Climate change has positive impact on most English birds, study finds

Global warming affecting one-third of breeding species, according to survey

Phoebe Weston
Science Correspondent
@phoeb0
Tuesday 03 September 2019 17:37
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Some 13 species including corn buntings, goldcrests and long-tailed tits (pictured) saw their populations increase
Some 13 species including corn buntings, goldcrests and long-tailed tits (pictured) saw their populations increase

Climate change is having an overall positive impact on most English bird species, according to new research based on 50 years of “citizen science” surveys.

Some 13 species including corn buntings, goldcrests and long-tailed tits saw their populations increase by at least 10 per cent as a result of changing climatic conditions, according to the study by the British Trust for Ornithology (BTO) and government conservation agency Natural England.

Warmer temperatures probably have a positive effect on resident species by improving survival rates over the winter, the researchers wrote in a paper published in the journal Bird Study.

“Populations of a range of resident bird species are probably significantly greater than they would otherwise have been in the absence of climate change,” researchers wrote.

Overall climate change is affecting the populations of around one-third of English breeding birds. Of 68 species monitored between 1966 and 2015, 24 showed evidence that changes in their population were linked to temperature or rainfall. Nineteen out of 24 of those birds were being helped – as opposed to hindered – by climate change.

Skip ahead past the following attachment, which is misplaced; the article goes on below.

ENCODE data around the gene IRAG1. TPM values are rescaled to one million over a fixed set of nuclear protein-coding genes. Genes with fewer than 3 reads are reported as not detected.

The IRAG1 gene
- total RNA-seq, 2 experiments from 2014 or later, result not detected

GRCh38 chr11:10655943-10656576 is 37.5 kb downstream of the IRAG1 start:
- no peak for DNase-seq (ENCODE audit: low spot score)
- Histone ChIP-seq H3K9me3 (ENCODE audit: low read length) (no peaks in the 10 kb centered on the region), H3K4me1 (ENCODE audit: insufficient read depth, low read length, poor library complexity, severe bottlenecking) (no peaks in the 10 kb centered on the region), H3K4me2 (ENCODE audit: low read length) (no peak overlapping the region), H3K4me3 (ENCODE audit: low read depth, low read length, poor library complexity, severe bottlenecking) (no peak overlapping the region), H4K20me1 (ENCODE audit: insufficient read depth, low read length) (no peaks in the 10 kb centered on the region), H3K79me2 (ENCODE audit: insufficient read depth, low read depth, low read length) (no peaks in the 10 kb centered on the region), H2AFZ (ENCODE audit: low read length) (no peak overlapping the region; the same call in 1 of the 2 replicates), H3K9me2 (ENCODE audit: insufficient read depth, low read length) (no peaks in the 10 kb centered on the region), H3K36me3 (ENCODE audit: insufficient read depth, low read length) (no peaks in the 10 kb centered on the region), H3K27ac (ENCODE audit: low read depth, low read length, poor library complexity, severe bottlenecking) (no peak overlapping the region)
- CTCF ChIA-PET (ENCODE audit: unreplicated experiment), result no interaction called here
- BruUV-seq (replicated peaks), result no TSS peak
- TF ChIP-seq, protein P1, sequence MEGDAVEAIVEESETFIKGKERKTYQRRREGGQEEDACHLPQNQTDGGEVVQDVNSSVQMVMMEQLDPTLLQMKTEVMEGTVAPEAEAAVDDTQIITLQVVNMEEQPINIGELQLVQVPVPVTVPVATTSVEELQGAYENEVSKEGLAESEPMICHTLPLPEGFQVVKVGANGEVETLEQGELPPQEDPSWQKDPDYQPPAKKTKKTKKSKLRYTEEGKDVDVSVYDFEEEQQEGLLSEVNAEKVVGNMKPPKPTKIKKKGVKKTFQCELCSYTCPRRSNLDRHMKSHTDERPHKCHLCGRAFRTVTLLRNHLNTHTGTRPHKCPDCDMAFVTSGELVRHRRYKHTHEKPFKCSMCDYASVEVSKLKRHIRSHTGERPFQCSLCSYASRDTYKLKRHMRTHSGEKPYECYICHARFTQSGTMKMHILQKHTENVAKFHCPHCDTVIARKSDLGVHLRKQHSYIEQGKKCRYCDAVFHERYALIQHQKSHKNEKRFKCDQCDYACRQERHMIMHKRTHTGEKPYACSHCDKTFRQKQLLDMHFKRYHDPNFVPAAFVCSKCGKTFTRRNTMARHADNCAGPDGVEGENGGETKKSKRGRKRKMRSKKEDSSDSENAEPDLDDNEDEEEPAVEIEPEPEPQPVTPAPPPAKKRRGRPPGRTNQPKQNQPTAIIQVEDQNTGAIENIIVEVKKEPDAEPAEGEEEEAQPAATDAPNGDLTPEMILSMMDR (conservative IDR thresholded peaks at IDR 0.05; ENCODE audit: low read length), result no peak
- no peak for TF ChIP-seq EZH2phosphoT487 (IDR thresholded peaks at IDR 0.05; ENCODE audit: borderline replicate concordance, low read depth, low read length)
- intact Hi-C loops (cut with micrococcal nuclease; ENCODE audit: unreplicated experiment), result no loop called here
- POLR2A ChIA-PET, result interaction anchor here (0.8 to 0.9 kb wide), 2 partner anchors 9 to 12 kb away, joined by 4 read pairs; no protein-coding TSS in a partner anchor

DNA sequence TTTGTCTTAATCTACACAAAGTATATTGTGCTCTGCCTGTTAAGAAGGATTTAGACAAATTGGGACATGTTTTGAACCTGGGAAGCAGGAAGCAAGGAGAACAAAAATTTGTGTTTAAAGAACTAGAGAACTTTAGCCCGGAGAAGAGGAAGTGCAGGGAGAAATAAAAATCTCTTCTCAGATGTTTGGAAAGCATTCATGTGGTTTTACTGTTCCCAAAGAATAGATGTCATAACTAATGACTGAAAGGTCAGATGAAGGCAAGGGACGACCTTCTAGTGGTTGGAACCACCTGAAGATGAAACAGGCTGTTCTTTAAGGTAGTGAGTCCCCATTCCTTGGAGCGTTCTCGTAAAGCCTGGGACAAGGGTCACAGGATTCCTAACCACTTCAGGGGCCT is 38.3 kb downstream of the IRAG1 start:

However, scientists warn that further warming could prove more disruptive.

Three species – cuckoos, little owls and reed warblers – saw numbers fall by at least 10 per cent as a result of climate change, the study found.

And some species which have seen long-term population declines over the period studied, but which prefer warmer conditions, such as farmland birds including the corn bunting and grey partridge, may have seen less significant falls than they would have done without climate change, the study suggests.

The data used in the study comes from the BTO, the government’s Joint Nature Conservation Committee and the RSPB’s breeding bird survey, whose fieldwork is conducted by volunteers.

This was compared with changes in the climate in terms of seasonal temperatures and rainfall.

James Pearce-Higgins, director of science at the BTO and the paper’s lead author, said: “Given the changeable British weather, it can be difficult for us to see the long-term impacts of climate change, but by monitoring bird populations we can track impacts upon the natural environment.

“Thanks to the efforts of our volunteer bird surveyors who have been counting birds in England for over 50 years, we can show that climate change is already affecting about one-third of breeding bird populations monitored.

“Whilst some of these impacts have resulted in population increases, as harsh winters which naturally limit the populations of some resident species have become less common through time, there are also species which appear to have declined too.”

Additional reporting by PA

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